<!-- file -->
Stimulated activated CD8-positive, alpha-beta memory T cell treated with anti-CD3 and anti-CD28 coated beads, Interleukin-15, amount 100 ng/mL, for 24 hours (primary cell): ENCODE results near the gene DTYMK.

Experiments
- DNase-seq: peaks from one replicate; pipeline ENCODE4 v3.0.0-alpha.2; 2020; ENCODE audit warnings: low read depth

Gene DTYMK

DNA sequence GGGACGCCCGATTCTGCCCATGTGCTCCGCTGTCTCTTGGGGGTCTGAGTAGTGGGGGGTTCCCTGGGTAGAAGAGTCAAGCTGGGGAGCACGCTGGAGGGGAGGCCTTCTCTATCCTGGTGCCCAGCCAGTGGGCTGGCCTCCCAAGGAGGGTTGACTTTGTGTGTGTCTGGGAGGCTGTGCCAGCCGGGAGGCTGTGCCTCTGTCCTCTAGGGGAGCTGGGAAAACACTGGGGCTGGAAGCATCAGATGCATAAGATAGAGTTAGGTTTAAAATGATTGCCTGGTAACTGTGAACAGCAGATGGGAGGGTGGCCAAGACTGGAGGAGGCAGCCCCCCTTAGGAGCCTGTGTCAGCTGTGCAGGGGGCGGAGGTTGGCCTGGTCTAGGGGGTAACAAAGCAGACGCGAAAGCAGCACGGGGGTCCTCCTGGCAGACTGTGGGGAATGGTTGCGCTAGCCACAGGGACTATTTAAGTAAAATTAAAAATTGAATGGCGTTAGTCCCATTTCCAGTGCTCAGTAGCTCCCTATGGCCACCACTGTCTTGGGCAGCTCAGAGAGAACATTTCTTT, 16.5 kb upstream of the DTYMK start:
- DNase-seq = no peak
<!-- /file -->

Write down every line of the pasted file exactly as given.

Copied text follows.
Stimulated activated CD8-positive, alpha-beta memory T cell treated with anti-CD3 and anti-CD28 coated beads, Interleukin-15, amount 100 ng/mL, for 24 hours (primary cell): ENCODE results near the gene DTYMK.

Experiments
- DNase-seq: peaks from one replicate; pipeline ENCODE4 v3.0.0-alpha.2; 2020; ENCODE audit warnings: low read depth

Gene DTYMK

DNA sequence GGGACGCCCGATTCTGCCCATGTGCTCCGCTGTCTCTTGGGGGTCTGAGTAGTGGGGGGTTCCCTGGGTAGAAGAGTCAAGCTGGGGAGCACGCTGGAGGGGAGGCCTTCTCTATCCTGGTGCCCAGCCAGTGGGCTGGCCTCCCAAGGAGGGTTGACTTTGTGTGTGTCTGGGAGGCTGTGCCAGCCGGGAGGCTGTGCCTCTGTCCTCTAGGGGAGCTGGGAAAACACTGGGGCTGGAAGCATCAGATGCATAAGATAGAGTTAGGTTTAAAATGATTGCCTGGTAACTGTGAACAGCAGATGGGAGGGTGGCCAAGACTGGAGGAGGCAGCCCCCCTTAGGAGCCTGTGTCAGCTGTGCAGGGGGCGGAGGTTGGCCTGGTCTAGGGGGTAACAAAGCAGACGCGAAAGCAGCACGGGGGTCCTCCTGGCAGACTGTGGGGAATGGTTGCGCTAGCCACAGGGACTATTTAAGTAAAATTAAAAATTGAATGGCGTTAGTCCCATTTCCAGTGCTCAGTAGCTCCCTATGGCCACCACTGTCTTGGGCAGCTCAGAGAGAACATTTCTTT, 16.5 kb upstream of the DTYMK start:
- DNase-seq = no peak